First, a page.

Legislation to restrict the placement and promotion of high fat, salt and sugar (HFSS) products is expected to come into effect in Wales in 2025.
Following a consultation on the issue, the new law, which will be introduced in 2024 and will be rolled out across Wales by 2025, will include volume-based promotions, such as multi-buys and restrictions on where products high in fat, sugar or salt can be displayed, such as at the end of aisles.
The legislation will also ban temporary price promotions and impact meal deals, restricting the inclusion of the HFSS-impacted products. A consultation on enforcement measures for this legislation will happen later this year.
Announcing the plans, the Deputy Minister for Mental Health and Wellbeing, Lynne Neagle said: “This legislation will take forward our commitment to improve diets and help prevent obesity in Wales. Whilst similar legislation is also being introduced in England, I am minded to include temporary price reductions and meal deals within our restrictions.
“We will not be banning any product or type of promotion, our aim is to rebalance our food environments towards healthier products, so that the healthy choice becomes the easy choice.”
HFSS location restrictions were introduced in England in October 2022 while promotional restrictions, planned for October 2023, have been delayed until October 2025 due to the cost of living crisis.
Gemma Roberts, co-chair of Obesity Alliance Cymru, said that consumers need to be encouraged to shop more healthily.
“Price promotions are marketing techniques used to drive sales and increase consumption. They are not free gifts and they do not save us money,” she said. “We are in the midst of a cost-of-living crisis, and consumers are being bombarded with price promotions which increase spending on the unhealthiest products. Wales needs to shift the balance and support families to make buying fruit and veg easier.”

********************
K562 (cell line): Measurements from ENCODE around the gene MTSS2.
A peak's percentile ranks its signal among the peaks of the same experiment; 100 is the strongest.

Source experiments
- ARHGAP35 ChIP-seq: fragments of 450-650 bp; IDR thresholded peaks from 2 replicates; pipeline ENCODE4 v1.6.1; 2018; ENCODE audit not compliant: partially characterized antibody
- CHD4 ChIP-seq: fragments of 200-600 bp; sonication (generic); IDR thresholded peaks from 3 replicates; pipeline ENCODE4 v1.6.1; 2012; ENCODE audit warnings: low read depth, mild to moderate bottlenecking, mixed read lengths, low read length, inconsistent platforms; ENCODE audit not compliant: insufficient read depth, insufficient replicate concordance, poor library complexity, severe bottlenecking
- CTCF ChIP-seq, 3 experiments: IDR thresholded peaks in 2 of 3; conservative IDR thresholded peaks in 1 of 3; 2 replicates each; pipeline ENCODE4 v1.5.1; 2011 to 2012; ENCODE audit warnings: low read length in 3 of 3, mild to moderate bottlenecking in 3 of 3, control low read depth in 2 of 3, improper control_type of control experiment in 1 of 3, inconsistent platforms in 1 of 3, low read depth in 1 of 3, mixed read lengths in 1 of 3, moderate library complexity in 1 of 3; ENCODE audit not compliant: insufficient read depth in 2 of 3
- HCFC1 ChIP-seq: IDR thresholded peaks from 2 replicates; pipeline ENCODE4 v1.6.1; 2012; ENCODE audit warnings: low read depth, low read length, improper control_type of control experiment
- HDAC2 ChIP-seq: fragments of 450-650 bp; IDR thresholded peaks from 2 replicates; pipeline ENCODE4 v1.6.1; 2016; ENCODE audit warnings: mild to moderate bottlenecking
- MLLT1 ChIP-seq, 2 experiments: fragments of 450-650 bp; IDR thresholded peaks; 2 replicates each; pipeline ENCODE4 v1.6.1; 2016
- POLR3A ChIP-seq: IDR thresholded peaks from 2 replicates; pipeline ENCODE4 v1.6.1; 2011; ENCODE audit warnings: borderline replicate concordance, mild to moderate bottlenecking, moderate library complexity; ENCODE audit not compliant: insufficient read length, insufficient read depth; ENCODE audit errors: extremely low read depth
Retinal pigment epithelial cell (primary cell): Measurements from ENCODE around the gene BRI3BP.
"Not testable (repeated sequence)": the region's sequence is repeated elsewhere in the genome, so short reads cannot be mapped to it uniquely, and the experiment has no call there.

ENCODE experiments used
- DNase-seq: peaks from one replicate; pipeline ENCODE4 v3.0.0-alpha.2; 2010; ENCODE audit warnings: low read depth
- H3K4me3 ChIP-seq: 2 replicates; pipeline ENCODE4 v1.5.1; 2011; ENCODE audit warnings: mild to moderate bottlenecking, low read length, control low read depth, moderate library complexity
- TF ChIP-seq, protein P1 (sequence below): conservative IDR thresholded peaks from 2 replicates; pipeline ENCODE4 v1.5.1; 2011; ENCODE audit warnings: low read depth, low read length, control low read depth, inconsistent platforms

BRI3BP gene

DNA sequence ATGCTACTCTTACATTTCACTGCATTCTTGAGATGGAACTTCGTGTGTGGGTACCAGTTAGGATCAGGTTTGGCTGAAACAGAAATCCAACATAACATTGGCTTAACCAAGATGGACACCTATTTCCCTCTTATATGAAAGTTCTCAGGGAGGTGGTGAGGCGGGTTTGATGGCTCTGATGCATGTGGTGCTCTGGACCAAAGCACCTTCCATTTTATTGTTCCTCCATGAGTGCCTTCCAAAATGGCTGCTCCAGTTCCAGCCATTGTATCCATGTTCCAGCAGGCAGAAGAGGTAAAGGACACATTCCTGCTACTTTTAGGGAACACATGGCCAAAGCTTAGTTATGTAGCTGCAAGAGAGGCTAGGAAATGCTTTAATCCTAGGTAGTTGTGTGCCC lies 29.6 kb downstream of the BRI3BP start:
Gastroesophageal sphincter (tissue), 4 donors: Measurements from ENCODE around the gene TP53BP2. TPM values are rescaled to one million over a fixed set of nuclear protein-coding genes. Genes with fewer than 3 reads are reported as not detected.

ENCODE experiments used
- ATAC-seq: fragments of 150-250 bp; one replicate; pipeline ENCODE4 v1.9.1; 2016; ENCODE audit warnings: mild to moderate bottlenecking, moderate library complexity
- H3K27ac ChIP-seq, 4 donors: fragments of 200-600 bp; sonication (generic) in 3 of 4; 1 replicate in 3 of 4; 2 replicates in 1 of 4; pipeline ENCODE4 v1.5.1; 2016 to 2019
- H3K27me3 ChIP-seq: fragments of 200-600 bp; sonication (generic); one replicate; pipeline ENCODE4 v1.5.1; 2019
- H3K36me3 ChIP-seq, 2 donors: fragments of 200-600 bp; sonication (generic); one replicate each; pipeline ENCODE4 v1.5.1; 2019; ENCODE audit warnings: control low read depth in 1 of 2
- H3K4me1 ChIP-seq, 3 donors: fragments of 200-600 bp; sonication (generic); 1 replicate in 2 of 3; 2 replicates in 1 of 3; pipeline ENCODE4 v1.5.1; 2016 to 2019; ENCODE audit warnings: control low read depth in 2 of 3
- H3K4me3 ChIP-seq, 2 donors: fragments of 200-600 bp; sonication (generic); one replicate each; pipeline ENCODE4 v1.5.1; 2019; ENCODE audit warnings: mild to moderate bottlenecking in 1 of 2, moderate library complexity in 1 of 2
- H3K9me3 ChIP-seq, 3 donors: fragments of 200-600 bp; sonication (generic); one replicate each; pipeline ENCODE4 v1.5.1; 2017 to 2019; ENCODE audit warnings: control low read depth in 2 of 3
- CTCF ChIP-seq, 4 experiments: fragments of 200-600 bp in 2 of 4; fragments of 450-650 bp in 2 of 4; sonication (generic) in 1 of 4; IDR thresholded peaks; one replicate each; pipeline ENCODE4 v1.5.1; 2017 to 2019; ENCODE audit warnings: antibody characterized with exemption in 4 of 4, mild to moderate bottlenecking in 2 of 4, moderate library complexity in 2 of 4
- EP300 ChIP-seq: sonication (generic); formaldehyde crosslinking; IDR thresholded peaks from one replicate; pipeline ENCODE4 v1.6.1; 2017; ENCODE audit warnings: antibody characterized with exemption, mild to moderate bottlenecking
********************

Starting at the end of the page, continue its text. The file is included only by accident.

Association of Convenience Stores chief executive James Lowman said: “Businesses and consumers are already facing significant hardship because of inflation and rising operating costs. This legislation will add further strain on household budgets and inhibit Welsh retailers’ ability to invest in their shops.
“The Welsh Government needs to provide clarity on the details of the new legislation, including how these restrictions will be implemented. We will continue to engage with the Welsh Government and will provide retailers with further updates as and when more information becomes available.”
Sara Jones, head of the Welsh Retail Consortium (WRC), expressed concern over the plans. “With food inflation running at a near 18-year-high, the WRC remains particularly concerned over possible plans to restrict price promotions and to restrict products in meal deals. It would be regressive and irresponsible to put up costs in this manner with no evidence at this time that it would significantly improve public health. Promotions within categories allow retailers and brands to compete to attract customers, improving competition and keeping prices down. Promotions also allow for local suppliers to be achieve consumer attention, helping bolster the performance of the Welsh Food and Drink Industry across UK-wide retailers’ stores. These restrictions will not only impact on consumer choice, price and availability but may hinder the success of the Welsh producers for years to come.”